2. Expanding and streamlining of loan programs for small businesses experiencing revenue loss as a result of the coronavirus outbreak.
  3. The creation of credit facilities to provide loans and loan guarantees to employers with more than 500 employees that have witnessed revenue losses.
2:29 p.m. ET, March 16, 2020

Proposal to give every American a check for $1,000 gains steam

From CNN's John Harwood and Betsy Klein

There are signs that a direct cash-to-citizens proposal is gaining traction.

Greg Mankiw, a former top economic adviser to President George W. Bush, has embraced the idea.

"I would start with a $1000 check for every American, sent out as quickly as possible," Mankiw told CNN's John Harwood. "That would work out to be about 1.7% of GDP. But if this pandemic continues, we might have to do it again in a month."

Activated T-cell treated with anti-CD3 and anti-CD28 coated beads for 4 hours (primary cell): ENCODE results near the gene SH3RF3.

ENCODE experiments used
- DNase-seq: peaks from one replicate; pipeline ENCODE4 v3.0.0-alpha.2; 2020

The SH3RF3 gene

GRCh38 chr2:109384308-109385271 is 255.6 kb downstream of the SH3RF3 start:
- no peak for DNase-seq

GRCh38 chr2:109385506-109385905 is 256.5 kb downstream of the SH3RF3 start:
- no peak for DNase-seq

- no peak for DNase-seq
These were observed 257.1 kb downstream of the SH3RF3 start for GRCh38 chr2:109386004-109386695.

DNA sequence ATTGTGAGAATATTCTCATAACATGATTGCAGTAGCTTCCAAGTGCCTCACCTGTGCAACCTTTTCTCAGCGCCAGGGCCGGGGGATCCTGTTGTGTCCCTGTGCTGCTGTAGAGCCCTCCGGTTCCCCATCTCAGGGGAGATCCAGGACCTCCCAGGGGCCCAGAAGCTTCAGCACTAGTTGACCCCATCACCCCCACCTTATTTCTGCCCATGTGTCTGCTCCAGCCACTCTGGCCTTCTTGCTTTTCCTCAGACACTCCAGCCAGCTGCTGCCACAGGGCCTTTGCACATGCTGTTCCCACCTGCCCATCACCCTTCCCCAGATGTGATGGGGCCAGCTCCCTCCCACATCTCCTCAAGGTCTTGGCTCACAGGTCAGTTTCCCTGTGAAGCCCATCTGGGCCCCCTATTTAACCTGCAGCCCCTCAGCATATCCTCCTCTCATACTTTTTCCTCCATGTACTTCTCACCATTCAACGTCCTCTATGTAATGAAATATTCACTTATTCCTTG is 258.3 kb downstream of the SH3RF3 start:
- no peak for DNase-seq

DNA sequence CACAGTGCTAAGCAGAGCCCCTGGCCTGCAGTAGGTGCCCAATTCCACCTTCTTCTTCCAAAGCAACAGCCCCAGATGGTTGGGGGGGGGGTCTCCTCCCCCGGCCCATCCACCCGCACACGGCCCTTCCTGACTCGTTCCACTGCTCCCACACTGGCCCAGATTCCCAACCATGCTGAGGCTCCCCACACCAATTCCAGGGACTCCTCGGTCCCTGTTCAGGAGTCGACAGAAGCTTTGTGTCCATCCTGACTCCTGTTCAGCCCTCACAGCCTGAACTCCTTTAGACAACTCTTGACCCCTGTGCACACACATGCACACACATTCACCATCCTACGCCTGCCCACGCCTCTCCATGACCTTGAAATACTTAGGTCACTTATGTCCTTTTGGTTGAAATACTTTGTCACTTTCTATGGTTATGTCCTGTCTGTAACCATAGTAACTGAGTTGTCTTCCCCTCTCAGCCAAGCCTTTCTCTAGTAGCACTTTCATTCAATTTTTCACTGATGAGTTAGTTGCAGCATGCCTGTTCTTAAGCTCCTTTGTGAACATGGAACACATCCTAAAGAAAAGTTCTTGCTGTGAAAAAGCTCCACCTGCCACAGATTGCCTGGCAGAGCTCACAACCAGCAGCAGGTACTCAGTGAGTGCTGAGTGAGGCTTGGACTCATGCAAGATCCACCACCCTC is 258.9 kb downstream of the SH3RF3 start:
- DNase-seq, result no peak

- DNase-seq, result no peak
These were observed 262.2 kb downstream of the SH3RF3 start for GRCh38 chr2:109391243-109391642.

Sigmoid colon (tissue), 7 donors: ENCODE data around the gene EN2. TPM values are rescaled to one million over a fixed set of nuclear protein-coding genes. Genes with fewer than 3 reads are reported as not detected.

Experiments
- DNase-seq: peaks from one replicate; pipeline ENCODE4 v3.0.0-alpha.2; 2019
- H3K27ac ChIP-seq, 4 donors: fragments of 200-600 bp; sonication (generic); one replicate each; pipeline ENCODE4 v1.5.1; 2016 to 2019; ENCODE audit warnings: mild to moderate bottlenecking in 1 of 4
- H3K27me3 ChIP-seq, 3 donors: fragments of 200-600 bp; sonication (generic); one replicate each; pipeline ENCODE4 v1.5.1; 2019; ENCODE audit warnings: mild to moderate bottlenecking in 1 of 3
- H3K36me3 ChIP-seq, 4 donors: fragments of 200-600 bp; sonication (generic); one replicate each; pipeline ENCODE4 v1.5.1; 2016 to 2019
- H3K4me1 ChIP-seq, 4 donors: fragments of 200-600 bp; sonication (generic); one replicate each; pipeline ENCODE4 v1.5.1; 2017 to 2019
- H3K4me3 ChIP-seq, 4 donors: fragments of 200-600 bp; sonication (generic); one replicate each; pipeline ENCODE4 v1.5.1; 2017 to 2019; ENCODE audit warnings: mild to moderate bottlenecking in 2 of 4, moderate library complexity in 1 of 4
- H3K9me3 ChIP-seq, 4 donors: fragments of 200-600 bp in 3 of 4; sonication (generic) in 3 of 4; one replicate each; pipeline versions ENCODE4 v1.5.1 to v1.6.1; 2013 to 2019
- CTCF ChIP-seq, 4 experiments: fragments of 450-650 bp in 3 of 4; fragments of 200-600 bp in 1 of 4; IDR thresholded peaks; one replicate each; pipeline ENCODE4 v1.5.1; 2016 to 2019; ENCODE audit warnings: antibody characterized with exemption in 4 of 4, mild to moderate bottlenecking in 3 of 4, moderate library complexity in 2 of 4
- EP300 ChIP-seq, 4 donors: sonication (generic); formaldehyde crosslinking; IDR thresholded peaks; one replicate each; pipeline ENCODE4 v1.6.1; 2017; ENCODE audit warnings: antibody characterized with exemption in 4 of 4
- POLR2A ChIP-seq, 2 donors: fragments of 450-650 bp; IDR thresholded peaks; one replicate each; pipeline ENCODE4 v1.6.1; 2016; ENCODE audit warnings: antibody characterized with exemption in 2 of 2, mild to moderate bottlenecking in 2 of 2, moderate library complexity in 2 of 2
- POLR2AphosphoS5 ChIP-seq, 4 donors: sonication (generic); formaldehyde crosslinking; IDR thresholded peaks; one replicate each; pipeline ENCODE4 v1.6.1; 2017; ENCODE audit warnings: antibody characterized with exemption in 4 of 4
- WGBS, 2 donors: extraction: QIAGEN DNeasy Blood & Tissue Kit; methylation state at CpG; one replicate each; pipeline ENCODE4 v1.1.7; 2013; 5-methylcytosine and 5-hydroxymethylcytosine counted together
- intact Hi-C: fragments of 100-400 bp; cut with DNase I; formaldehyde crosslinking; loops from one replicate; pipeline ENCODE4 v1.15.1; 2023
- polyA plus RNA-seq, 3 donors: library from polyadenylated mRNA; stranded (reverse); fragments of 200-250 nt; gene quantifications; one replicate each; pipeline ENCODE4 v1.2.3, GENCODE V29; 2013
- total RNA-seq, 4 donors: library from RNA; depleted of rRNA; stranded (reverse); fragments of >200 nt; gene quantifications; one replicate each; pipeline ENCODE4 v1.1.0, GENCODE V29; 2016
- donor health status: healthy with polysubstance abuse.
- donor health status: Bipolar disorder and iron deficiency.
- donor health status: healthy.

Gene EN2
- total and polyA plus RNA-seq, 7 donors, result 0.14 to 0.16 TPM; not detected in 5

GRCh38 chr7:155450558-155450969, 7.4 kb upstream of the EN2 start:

The proposal, which has been advocated by Obama adviser Jason Furman, would send $1,000 to every American immediately. Furman has estimated the proposal would cost $350 billion.

Republican Sen. Mitt Romney of Utah, who was advised by Mankiw in both of his presidential campaigns, has also voiced support for such a measure.

Although its chances of passing Congress and President Donald Trump's desk are unclear, Trump economic adviser Larry Kudlow would not rule the proposal out when asked by CNN.